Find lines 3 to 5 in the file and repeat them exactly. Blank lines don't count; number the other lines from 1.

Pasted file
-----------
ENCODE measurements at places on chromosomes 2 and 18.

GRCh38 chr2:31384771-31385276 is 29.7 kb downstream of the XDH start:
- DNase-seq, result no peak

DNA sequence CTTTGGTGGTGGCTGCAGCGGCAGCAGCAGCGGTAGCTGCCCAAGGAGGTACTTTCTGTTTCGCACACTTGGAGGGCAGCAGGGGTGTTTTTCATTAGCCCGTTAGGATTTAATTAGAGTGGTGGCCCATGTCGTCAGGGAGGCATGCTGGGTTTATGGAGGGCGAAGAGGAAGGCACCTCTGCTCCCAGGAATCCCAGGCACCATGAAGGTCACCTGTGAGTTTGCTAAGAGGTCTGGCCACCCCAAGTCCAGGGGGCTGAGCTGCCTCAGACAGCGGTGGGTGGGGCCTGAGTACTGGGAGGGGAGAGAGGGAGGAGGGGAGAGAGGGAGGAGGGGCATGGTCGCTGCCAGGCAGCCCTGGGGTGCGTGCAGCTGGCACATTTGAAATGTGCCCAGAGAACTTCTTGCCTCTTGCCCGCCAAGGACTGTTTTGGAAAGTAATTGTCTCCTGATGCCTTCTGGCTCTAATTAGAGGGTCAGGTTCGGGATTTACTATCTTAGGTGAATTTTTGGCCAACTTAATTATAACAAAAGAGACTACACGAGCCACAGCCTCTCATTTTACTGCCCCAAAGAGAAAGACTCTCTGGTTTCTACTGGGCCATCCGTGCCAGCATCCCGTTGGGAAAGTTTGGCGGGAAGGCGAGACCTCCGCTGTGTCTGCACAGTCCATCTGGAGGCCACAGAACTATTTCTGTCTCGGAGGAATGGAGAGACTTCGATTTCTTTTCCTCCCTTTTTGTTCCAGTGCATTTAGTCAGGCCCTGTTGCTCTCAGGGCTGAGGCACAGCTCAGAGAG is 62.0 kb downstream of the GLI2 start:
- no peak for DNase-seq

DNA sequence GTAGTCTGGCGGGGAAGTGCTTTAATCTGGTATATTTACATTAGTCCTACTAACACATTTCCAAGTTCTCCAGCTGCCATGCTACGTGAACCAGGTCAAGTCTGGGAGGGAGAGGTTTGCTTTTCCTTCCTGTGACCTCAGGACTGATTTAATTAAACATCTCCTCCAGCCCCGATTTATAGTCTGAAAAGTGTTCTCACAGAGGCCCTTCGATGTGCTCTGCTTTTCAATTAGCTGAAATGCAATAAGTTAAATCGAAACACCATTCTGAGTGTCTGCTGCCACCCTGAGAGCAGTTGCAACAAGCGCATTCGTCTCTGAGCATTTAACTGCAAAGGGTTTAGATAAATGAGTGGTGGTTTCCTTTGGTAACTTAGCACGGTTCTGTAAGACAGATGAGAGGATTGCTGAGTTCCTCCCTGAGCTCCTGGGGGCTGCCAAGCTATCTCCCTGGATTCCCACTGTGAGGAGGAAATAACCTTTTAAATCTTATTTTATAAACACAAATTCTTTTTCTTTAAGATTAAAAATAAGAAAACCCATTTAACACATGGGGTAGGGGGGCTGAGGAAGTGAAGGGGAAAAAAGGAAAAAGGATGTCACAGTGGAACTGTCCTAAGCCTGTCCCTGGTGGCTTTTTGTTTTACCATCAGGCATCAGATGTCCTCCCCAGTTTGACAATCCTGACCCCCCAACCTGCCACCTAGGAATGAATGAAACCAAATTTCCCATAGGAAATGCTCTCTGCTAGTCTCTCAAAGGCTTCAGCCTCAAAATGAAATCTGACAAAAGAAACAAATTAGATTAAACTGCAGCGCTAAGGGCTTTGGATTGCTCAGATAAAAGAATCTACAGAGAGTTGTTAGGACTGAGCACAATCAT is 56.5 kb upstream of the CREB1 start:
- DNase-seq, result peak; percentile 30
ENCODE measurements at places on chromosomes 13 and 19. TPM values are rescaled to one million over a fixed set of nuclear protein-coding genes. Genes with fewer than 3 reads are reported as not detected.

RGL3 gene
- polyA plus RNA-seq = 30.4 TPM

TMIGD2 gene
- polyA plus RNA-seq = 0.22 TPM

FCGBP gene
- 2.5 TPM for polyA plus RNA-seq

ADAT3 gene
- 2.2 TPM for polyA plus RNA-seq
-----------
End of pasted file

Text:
- DNase-seq, result no peak

DNA sequence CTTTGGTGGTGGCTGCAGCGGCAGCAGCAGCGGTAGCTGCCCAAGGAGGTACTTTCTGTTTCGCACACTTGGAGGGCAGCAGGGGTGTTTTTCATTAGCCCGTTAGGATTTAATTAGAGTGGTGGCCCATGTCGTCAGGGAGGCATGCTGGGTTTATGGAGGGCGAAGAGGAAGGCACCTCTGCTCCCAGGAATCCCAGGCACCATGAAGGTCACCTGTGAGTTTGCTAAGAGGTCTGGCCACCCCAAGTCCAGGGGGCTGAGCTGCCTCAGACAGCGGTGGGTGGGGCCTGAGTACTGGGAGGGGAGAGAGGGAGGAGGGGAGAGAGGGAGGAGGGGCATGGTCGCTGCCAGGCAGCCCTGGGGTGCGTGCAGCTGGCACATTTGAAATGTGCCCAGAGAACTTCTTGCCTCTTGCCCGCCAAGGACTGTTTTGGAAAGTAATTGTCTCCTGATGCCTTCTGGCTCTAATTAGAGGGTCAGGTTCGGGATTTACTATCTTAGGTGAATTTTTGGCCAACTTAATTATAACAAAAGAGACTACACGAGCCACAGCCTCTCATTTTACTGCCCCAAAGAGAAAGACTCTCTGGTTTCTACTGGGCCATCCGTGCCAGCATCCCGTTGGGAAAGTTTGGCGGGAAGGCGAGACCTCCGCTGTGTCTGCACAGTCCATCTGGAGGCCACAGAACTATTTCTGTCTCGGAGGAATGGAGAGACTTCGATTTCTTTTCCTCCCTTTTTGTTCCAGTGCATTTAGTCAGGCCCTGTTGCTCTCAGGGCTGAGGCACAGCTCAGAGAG is 62.0 kb downstream of the GLI2 start:
- no peak for DNase-seq